Thursday, April 24, 2014

Review: Blood Meridian

Blood Meridian, or the Evening Redness in the WestBlood Meridian, or the Evening Redness in the West by Cormac McCarthy
My rating: 5 of 5 stars

Blood Meridian is probably the most horrific and terrifying novel I've ever read, and made even more so by the fact that most of it really happened. The story, which has the subheader: "The Evening Redness in the West," should really be called, "White People Acting Terribly to Others," because that's what it basically is. The plot concerns a group of horrible individuals scalping Native Americans for profit, which really happened. The cast of characters are mixed with real, historical figures, like Judge Holden, and characters who may or may not be fictional, like the protagonist of the story (If you really want to call him that) "The Kid."

One of the things that makes this book such a masterpiece is the way it's written. I have never read a book with so many stylistic risks that actually worked. There are a multitude of characters who all have speaking parts, and there are no quotation marks or punctuation besides periods and scant commas whatsoever. Even so, you fall into a sort of hypnotic spell seeing the sprawling page so barren of any clues as to what's going on. It's almost like you're being read a bedtime story and piecing it altogether in your head. It's magnificent.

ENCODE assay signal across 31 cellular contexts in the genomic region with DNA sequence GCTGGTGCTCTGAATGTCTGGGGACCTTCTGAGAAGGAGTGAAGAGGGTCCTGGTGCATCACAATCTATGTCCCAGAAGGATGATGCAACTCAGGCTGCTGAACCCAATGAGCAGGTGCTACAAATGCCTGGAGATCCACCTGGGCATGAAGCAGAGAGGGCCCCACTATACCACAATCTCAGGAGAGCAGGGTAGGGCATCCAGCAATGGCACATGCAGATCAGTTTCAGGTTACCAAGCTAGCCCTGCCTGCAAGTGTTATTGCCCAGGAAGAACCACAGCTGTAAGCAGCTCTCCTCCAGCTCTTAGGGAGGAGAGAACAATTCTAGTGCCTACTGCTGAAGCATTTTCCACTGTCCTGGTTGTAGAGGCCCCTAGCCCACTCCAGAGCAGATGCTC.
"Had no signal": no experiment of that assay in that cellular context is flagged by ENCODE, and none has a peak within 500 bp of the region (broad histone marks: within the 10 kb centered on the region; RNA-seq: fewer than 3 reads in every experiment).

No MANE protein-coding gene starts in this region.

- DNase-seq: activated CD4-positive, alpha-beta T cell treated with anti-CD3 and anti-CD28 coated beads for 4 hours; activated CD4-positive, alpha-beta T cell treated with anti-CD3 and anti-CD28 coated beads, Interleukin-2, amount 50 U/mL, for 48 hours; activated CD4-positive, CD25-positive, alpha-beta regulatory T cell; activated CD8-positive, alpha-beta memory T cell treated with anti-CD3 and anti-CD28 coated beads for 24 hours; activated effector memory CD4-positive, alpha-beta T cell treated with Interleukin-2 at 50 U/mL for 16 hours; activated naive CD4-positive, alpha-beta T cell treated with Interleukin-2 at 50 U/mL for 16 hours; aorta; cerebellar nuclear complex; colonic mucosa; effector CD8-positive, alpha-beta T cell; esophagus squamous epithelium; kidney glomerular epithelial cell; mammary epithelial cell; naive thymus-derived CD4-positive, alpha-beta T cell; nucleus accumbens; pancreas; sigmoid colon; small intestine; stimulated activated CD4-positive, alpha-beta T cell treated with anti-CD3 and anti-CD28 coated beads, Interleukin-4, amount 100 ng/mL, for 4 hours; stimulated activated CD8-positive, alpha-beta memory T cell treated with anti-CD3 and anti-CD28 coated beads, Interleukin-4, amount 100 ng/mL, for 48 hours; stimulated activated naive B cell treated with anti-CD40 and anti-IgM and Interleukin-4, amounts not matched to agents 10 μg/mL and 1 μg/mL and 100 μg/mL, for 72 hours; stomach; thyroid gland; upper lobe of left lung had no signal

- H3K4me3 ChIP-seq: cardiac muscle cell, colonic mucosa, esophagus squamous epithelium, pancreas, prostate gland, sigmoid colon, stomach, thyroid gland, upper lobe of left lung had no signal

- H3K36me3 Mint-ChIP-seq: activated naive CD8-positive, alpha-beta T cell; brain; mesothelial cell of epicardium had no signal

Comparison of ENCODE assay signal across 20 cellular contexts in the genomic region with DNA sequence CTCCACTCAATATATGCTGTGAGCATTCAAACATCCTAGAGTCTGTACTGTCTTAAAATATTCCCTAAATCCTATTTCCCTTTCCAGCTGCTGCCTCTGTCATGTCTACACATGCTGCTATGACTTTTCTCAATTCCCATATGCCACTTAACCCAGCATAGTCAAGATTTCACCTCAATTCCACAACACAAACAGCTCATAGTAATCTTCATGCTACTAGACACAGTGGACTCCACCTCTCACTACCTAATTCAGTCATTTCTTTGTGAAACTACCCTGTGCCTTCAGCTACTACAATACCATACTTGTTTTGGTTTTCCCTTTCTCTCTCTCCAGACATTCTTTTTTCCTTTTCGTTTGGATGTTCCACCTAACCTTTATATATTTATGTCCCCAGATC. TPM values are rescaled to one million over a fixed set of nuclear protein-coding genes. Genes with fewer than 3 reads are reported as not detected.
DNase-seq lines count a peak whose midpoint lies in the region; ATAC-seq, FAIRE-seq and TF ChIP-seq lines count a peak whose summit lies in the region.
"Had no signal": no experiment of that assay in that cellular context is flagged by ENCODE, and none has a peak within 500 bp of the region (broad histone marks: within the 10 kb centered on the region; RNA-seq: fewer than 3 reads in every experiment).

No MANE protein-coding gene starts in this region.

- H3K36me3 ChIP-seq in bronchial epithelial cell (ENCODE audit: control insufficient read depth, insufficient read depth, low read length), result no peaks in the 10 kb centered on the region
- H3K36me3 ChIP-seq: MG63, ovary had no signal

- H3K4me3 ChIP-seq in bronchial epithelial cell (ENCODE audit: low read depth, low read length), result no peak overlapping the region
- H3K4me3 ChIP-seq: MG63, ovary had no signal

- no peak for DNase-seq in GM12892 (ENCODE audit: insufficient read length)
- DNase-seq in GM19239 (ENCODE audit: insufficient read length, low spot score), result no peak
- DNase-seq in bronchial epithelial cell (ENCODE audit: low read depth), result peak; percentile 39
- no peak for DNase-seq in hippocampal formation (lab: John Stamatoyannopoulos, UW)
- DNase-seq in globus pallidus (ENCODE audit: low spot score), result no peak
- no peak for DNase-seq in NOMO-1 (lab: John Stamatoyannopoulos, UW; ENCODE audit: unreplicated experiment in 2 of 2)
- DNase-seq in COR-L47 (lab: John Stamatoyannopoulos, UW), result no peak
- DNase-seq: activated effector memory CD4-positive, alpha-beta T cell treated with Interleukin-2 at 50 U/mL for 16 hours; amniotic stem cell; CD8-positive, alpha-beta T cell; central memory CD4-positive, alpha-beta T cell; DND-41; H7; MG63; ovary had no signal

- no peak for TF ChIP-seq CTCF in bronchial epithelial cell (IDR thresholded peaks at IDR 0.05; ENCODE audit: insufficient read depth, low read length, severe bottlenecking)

The other thing that makes this sickening book a masterpiece is the overall scale of it. I've heard many compare this book to Moby Dick, and for good reason. The madness, the journey, and the sheer breadth are all there. But that's where the similarities to the two books end, as Blood Meridian is a sickening novel. Bloodshed and violence are sprayed over almost every page, and it's the most horrific story you will ever read. At times, it made me sick. None of the characters are likeable, and all of them do terrible things to others and also one another. It's an elusive story where you're not supposed to be happy or care for the characters. You're just meant to sit and read and watch, and I've read very few books that can be of that nature and still entirely captivating at the same time. Fear the Judge.

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